Dance has been my longing and calling so far. It creates a divine rhythm that quietens the mind and calms the soul. I had never thought in my wildest of dreams that I would find the same rhythm in weaving. But, for my love for sarees! During my difficult years, when I could not dance, Nirguna was born. Nirguna, a store to promote handlooms! It has made me travel into the faraway interiors and only I know how much at home I feel in the midst of these villagers. A home away from home! The love and warmth they shower strengthens one’s commitment to work for them.
This time I landed up in the interiors of Andhra Pradesh, in its Kalamkari belt. As the taxi sped towards Machlipatnam, a coastal town about 350 kms from Hyderabad, I was lost in the breathtaking view of the countryside. The blue serene sky smiled at me behind the lush green vast meadows crowned with coconut and plam trees. Suddenly, the green fields were draped with colours. As the sun played hide and seek, the golden aura casted a magical spell.
I was out running into the fields like a child to grab the colourful cloth; touch it, feel it and behold it! I had landed in the land of Chitrakatis or Qualamkars. It was magical!
The oldest evidence is a small piece of dye cloth found in the remains of Mahenjo Daro. This technique was developed by the Chitrakattis, a group of musicians and painters around 3000 years ago. Chitrakattis would move from villages to villages singing verses from the mythology, glorifying the mythological heroes and painting their story on cloth . Kalamkari gained popularity as a temple art in the south of India in the Kingdom of Vijaynagar. The Sultans of Golconda discovered this artform and named it Kalamkari. Kalam meaning pen and kari meaning craftsmanship. Kalamkari is the craftsmanship with a pen. The Sultans promoted the work in the machlipatnam area. The designs became more secular during the Mughal period and had a lot of persioan influence. During the 17th and 18th century, trade of Kalamkari fabrics flourished. The kalamkari designs evolved with time imbibing the western thoughts after the british rule. The fascinating colours and artistry, light texture, durability of kalamkari fabrics appealed to the taste of the women in England and France. It’s multifarious uses was another reason for it’s demand in the western market. The British East India Company and the French East India Company asked for western designs mainly floral patterns to cater to European markets. Srikalhasti continued with the mythological theme with patronage from Hindu rulers. However, in Tanjavur, a new style emerged with the patronage of the Maratha rulers.
Kalamkari has two different and unique style. A free hand drawing or penn kalamkari is practiced in the Srikalahasti region and block printing is the prerogative of the Machlipatnam region of Andhra Pradesh. The Persian and Dutch influence can be prominently seen in Machlipatnam style of Kalamkari.
My local friends requested the artisans to explain the technique. And the story telling with a practical experience into the making began. Kalamkari fabric is made by a process of resist dyeing and hand printing. This is a very slow and tedious process that requires abundant sunlight and flowing water. Thus, it takes anywhere a month or two for a fabric to be ready for sale.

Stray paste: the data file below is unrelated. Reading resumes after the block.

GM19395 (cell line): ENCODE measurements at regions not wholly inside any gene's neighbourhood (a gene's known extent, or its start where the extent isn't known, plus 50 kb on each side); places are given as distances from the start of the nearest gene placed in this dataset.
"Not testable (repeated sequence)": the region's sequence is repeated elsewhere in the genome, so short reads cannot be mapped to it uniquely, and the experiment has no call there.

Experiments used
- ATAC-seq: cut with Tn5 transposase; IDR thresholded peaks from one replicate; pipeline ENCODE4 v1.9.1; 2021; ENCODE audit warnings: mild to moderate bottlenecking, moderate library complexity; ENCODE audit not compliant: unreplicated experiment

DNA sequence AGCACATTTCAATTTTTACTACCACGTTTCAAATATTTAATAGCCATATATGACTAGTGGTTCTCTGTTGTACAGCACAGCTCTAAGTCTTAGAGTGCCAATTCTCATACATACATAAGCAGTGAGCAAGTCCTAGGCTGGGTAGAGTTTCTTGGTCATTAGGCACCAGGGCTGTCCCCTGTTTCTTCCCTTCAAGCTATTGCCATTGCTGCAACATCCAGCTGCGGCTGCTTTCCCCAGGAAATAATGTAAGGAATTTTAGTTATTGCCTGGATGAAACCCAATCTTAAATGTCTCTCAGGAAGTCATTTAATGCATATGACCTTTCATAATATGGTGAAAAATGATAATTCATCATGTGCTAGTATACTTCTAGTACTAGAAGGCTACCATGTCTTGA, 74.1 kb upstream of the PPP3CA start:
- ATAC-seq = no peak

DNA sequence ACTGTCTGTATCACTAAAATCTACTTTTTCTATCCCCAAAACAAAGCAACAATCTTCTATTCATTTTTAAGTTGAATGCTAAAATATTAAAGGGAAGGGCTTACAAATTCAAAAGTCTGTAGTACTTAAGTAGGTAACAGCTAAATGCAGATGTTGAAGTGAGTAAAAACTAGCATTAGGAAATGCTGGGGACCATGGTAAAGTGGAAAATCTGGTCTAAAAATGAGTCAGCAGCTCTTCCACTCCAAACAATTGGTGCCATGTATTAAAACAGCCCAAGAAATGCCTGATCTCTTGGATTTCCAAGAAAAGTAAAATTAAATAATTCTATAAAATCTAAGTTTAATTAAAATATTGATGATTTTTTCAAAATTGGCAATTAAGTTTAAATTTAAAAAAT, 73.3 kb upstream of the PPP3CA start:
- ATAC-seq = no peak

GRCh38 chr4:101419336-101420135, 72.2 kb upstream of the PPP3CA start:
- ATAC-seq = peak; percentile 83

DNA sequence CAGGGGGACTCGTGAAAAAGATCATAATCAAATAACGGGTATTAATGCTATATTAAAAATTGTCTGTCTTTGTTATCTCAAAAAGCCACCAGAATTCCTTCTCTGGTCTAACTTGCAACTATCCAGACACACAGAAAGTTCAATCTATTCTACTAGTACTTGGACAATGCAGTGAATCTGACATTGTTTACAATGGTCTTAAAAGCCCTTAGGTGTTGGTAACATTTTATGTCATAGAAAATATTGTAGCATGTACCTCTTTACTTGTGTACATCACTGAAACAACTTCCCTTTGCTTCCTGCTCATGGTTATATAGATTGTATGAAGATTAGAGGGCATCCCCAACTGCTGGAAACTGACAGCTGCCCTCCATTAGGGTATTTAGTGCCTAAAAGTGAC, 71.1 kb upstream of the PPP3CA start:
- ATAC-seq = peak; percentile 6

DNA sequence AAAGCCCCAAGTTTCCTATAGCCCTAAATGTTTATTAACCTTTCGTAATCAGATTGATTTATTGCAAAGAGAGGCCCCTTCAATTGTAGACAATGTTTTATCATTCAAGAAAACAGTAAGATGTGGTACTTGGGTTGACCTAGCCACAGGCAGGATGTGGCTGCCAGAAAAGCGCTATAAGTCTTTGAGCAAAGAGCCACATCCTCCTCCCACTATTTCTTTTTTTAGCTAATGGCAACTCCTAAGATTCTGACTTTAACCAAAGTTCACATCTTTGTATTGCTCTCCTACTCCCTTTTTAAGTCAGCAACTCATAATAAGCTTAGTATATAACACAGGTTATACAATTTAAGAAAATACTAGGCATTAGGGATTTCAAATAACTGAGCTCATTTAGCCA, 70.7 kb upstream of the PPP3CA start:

The plain fabric is first bleached with a mixture of cow dung and buffalo milk and kept overnight so that the fabric is bleached uniformly. It is then dried for a day. This cloth is then washed in myrobalan solution prepared from myrobalan dried flowers/seeds. The tannin in myrobalan helps in absorption of iron and alum salts evenly. The cloth is then stretched out on tables to give the first impressions on the fabric using hand blocks. The wooden blocks are made of teak wood, neem wood, Jack wood and Poovarasu wood. The wooden blocks used are mainly of three types and locally named as Masa, Tapki and Kappu. Masa is used to print only the outlines, Tapki to fill the outlines and Kappu to colour the background. The first print can be either the outline or the background using mordants namely alum or Iron acetate.
The fabric is then washed in flowing water, pond, canal or river for degumming and removing unwanted mordant. The printed fabric is then boiled in copper vessels with jajaku leaves and alizerine for color fixation. The cloth is again dried under the sun in open feilds. Other dried flowers/seeds are also used for getting the required colour. For example, Water mixed with only myrobalan flowers gives yellow colour. The second round of printing starts with colours like yellow, green etc.
The cloth again goes for washing with alum solution for colour fixation.The cloth is finally washed with soap and dried for few days. The cloth is now ready to find its way to the merchandisers. The entire process takes 1-2 months and is again dependent on the mercy of nature as it requires abundant sunlight and water.
Traditionally Kalamkari has been used as wall hangings. In today’s world Kalamkari sarees, dupattas, fabrics are sought after. Kalamkari has got a contemporary touch and is used in a wide range of home, life style produtcs and accessories.
The value of Kalamkari is not only in its intricate, mesmerizing designs but also in the painstaking labour and the undying spirit of these craftsmen. Salute!